This is a rush transcript from "On the Record ," August 6, 2007. This copy may not be in its final form and may be updated.

GRETA VAN SUSTEREN, HOST: Senator Joe Biden is no stranger to struggle. He fought to overcome severe stuttering, the death of his wife and daughter in a car accident, and a near fatal brain aneurysm.

But Senator Biden is a fighter. And now he is fighting to be your next president. But did you know that the senator is also an author? He has a new book out called "Promises to Keep on Life and Politics."

Senator Joe Biden joins us live from Delaware. Welcome, Senator.

SEN JOE BIDEN, D-DEL.: Nice to be here with you, Greta, thanks for having me.

VAN SUSTEREN: Senator, why did you pick this title?

BIDEN: The publisher had some other ideas, but I thought it was most appropriate because when I wrote this book, I wrote about trying to figure out how my values and my principles inform my public policy, and it all came down to keeping promises—promises to yourself, promises to people, promises of our country to the world.

And so it just seemed appropriate, and that is how I came up with the title. It is about keeping promises.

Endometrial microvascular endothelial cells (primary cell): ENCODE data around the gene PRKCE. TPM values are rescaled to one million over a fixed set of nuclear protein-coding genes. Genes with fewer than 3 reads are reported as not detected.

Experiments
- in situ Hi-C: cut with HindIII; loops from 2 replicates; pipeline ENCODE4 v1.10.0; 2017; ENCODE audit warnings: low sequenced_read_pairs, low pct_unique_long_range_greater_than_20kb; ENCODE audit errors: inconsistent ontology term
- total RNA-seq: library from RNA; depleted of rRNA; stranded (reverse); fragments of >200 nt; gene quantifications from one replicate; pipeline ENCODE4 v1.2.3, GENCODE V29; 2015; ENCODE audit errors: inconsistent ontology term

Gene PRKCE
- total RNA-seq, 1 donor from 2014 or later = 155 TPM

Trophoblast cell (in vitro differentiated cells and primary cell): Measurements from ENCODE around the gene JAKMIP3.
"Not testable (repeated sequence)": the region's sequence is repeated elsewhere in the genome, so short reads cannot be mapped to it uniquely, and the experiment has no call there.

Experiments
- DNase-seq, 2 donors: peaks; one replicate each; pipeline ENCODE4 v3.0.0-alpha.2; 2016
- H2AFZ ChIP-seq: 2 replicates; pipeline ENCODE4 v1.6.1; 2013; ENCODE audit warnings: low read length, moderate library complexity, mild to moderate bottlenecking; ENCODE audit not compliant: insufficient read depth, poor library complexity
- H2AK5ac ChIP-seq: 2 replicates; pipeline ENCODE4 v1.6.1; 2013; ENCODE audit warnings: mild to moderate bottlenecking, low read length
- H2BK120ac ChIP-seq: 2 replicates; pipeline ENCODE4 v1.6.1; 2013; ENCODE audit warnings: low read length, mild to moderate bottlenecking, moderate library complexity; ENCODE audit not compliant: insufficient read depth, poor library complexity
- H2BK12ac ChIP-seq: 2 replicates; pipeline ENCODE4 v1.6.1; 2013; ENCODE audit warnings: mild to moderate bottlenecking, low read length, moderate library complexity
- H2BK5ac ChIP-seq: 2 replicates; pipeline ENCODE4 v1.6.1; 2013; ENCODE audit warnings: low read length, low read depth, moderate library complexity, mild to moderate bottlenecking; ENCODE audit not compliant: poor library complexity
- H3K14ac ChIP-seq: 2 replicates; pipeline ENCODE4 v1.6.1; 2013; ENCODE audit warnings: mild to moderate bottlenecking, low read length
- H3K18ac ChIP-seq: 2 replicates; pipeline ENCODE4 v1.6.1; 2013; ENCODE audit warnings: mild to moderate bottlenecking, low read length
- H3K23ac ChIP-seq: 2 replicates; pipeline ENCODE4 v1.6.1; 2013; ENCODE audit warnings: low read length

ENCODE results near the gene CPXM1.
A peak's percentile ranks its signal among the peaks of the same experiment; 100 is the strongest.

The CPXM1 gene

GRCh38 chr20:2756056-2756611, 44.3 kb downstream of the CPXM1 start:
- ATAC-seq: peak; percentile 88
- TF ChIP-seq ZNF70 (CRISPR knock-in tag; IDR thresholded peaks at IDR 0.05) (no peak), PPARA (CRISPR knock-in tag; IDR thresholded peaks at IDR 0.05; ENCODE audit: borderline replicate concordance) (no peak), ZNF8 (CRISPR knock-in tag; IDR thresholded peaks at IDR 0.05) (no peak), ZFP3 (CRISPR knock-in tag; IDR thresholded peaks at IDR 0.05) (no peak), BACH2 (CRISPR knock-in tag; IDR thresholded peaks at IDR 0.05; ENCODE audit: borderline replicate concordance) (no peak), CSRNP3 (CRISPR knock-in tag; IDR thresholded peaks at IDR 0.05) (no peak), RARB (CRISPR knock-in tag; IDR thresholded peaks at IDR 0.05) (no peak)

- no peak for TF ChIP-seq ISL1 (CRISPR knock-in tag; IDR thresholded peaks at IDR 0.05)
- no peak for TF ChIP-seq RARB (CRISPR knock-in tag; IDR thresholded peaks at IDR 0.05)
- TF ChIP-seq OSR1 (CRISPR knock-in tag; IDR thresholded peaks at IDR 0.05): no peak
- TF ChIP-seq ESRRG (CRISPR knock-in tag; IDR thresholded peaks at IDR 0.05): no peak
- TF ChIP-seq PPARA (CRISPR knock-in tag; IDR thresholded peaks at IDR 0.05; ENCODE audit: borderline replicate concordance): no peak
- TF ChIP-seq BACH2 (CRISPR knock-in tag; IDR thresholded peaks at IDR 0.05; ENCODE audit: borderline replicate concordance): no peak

VAN SUSTEREN: What promise do you keep to yourself?

BIDEN: The promises you keep to yourself are those that — for example, when the doctors told me I didn't have such a hot chance of living, and told me after I had the last rites, told me I should speak to my sons before this operation on my cranial aneurysm in my head, I hoped that I would live up to my expectation of leaving my sons with an image that I was someone in control, and was not afraid, and wanted to let them know what I expected of them.

And that is a promise to myself. A promise to myself was one where we all make them to ourselves about hoping we live up to expectations of being the kind of father, or husband, or son, or brother that you want to be.

They are the kinds of promises that I made to myself, and they were really promises that, I guess, were inculcated in me, like they are in many of us, how we were raised based on our religious faith, and a number of other factors, I suspect.

VAN SUSTEREN: In reading your book, besides the brain aneurysm, from which, I understand, you fully recovered, you have had a personal tragedy in your life, the death of your wife and daughter. Does that somehow make you understand, or empathize more with people? Does it help you in your job in some sort of unusual way?

BIDEN: It is hard to tell. It is hard to talk about, quite frankly. That is the toughest part of the book. When I wrote it, I did not include it initially, and the editors told me how I could talk about my life and the lessons I've learned without including that. So I did.

But I think it did teach me a couple things. One is that there are an awful lot of people without that kind of help and support I had from my family and my community who have gone through similar tragedies who didn't have the kind of assistance I had, yet they made it. They put one foot in front of the other and they did it.